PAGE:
However, given that football is by its very nature a contact sport, there will inevitably be a few bumps during a game.
Fifty-fifty tackles have to be won, high balls have to be headed away before the opposing player gets there and so on.
Dangerous play such as boots to the face, flying elbows, knee-breaking challenges and stamping etc have no part in the game.
So for two Premier League managers to starting whingeing about Hearts' pressing tactics (playing high up the park and not allowing opponents both time and space on the ball), you have to ask yourself one question.
What would their reaction be had Hearts put on a display of kung-fu instead?
The respective gripes have their roots in Aberdeen.
Aberdeen manager, Derek McInnes, threw his toys out of the pram after Hearts had knocked his side out of the Scottish Cup.
The Edinburgh men played the game at a fast tempo and kept pressing up the park in order to force the Dons into mistakes - which they did in abundance.
Yet McInnes spat the dummy out out and moaned about how his precious, fragile little Dons had their dinner money stolen from them by the nasty big boys in maroon.
Every day when McInnes clocks into work at Pittodrie Stadium, he will walk through a corridor en route to his office that has pictures of Aberdeen's greatest-ever side.
The one Alex Ferguson managed in the 1980s.
A side blessed with skill but was not adverse to getting in your face.
In order for the likes of Gordon Strachan, Peter Weir et al to flourish, the likes of Neale Cooper, Neil Simpson and Willie Miller had to be physical in winning the ball for them.
They were very good at it as well - you don't become one of the top sides in Europe without skill and the ability to wrestle control of the ball from your opponents.
Which is what McInnes' side failed to do in the cup a week and a half ago and they paid for it.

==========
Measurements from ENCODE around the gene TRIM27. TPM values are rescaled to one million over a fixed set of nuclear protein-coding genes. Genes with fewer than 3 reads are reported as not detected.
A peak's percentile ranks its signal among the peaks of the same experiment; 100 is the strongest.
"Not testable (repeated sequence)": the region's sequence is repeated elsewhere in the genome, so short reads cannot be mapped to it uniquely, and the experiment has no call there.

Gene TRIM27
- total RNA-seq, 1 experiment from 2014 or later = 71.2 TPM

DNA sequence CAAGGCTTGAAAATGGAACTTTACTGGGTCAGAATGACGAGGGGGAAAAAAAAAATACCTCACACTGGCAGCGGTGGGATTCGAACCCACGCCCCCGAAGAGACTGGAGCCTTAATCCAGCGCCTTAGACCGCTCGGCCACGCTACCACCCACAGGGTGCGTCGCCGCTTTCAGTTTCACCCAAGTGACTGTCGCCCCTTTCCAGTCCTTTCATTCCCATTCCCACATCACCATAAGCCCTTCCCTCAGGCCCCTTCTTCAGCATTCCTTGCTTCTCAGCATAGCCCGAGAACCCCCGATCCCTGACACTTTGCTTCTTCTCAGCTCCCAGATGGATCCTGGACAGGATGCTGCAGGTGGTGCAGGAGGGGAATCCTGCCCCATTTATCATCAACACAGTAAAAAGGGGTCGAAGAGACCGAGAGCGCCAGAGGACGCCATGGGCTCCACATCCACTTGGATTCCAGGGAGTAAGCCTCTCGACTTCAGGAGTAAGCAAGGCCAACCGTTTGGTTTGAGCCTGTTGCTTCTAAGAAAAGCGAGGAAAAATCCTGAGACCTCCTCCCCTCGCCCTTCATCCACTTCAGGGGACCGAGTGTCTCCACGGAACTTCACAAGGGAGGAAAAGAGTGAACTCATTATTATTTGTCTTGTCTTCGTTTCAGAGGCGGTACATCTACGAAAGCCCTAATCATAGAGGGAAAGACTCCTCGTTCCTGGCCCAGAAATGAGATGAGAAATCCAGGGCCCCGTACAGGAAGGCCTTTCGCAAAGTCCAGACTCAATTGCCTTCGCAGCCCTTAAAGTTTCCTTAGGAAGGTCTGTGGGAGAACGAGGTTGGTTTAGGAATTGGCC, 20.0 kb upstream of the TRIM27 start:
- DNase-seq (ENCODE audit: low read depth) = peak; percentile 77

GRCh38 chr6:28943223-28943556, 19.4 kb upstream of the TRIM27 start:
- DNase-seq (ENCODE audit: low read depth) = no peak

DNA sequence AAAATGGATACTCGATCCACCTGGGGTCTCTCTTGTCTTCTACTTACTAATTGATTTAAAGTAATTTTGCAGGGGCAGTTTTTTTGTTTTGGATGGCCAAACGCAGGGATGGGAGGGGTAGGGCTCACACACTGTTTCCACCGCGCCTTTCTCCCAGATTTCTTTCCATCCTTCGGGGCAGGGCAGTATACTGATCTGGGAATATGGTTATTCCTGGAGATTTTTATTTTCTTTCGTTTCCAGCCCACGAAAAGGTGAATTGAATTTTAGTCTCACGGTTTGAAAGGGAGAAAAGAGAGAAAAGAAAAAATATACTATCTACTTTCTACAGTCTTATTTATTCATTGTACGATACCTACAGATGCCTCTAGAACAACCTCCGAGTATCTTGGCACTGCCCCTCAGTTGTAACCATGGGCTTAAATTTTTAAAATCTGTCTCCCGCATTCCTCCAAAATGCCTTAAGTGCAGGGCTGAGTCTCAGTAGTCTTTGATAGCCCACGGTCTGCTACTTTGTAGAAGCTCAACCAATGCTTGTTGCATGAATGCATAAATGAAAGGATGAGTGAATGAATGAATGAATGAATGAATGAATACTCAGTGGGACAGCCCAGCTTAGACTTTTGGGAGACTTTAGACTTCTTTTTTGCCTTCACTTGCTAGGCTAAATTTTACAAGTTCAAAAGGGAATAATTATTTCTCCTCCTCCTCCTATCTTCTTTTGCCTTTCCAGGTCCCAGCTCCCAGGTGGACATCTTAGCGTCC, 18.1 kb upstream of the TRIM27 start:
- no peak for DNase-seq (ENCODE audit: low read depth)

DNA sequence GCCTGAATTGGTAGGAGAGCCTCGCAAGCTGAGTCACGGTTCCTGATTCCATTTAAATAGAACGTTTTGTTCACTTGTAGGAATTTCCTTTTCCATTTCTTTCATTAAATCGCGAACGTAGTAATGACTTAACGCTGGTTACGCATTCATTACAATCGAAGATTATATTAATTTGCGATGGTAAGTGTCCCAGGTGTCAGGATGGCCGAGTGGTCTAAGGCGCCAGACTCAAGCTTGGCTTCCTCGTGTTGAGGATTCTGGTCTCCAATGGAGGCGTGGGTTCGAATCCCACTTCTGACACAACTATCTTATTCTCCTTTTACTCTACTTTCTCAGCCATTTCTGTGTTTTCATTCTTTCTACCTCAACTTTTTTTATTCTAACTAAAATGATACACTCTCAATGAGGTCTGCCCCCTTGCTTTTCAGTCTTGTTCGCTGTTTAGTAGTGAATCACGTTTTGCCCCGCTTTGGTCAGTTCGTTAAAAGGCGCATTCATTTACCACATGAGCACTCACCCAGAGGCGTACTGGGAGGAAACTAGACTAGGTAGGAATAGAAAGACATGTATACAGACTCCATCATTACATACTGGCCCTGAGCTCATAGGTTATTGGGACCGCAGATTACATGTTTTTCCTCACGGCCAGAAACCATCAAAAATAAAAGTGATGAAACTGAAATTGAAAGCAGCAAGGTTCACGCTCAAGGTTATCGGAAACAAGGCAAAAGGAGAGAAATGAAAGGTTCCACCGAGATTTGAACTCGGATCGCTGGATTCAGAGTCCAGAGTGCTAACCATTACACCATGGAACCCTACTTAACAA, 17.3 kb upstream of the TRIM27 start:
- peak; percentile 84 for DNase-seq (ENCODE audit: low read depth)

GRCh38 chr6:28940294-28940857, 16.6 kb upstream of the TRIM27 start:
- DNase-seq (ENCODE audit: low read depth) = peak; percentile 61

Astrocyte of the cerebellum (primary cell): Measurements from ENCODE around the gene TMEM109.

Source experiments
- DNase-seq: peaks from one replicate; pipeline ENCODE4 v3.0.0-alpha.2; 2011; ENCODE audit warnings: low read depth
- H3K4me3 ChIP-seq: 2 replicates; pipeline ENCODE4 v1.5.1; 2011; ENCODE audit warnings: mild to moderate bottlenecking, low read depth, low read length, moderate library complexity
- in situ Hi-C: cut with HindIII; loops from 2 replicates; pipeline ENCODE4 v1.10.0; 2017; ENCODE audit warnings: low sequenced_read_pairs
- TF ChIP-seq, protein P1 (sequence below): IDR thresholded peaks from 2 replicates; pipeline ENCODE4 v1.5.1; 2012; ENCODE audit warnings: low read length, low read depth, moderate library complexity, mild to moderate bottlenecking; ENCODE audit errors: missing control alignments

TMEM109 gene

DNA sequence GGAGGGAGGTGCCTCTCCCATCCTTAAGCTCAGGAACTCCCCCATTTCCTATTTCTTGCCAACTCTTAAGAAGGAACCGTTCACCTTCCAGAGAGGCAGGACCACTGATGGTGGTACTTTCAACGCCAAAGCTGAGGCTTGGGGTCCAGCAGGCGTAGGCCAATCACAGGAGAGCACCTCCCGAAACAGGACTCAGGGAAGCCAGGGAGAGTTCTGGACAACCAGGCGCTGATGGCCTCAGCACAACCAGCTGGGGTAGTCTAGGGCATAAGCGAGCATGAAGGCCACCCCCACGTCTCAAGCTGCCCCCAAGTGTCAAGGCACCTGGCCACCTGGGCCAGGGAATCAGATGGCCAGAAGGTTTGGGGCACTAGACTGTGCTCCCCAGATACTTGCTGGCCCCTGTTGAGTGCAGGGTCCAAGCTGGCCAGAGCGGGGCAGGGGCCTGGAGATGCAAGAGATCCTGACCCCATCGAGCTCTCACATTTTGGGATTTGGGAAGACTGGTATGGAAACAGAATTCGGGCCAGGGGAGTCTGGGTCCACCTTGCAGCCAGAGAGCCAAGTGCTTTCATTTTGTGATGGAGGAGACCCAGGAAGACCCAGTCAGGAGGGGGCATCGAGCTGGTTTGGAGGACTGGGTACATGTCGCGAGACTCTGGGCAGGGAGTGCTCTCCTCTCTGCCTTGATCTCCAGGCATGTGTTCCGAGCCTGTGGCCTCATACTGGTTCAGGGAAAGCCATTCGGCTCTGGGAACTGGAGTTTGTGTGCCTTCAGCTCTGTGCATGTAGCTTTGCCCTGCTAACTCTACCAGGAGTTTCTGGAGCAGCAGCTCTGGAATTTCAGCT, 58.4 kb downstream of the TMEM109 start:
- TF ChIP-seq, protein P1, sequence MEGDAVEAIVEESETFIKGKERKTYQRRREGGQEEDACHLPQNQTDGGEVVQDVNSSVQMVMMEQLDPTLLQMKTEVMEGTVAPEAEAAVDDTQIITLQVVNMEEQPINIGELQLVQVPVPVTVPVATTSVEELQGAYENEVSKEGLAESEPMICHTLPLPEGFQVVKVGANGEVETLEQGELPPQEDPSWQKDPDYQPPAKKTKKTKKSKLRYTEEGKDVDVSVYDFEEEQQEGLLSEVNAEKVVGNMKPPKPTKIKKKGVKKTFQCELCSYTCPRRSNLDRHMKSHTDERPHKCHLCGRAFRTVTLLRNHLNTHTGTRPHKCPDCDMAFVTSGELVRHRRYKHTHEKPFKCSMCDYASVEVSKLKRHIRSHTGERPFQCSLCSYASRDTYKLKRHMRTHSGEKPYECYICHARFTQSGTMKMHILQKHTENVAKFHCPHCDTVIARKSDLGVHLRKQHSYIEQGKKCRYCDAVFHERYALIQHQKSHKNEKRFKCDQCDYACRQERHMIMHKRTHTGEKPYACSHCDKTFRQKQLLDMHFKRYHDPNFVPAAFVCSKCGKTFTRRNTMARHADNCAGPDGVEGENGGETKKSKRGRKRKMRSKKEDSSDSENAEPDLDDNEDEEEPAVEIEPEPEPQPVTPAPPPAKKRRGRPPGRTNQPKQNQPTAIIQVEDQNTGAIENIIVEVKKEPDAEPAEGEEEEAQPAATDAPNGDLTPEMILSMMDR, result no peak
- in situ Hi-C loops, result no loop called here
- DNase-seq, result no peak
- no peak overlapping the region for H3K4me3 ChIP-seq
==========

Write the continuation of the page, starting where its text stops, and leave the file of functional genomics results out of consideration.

The other moan came from Motherwell manager Mark McGhee - who should have known better.
Why? Because McGhee played in that great Aberdeen side of the 80s.
Once Cooper won that ball and fed it to Strachan, it would usually be McGhee that was the ultimate beneficiary as he would get chance after chance to stick the final ball in the net.
So for him, before last Saturday's Hearts v Motherwell clash, to start harping on about Hearts being 'physical' seemed rich.
If one was being generous to McGhee, his comments could have been interpreted as being 'mind games' designed to influence the referee into giving more free-kicks Motherwell's way.
Even so, all it did was do Hearts manager Robbie Neilson's teamtalk for him.
Hearts picked up from where they left off from the Aberdeen match (and the referee had not bought any of McGhee's naff attempts at psychology) and duly thrashed Motherwell 6-0.
All such talk did was highlight to Hearts - and everyone else for that matter - how fragile Motherwell's underbelly was.
And so it proved.
Meanwhile, Aberdeen won their match against Ross County.
In doing so, McInnes' pillars of clean football had a man sent off.
Seems the Dons learnt a valuable lesson from their cup exit after all.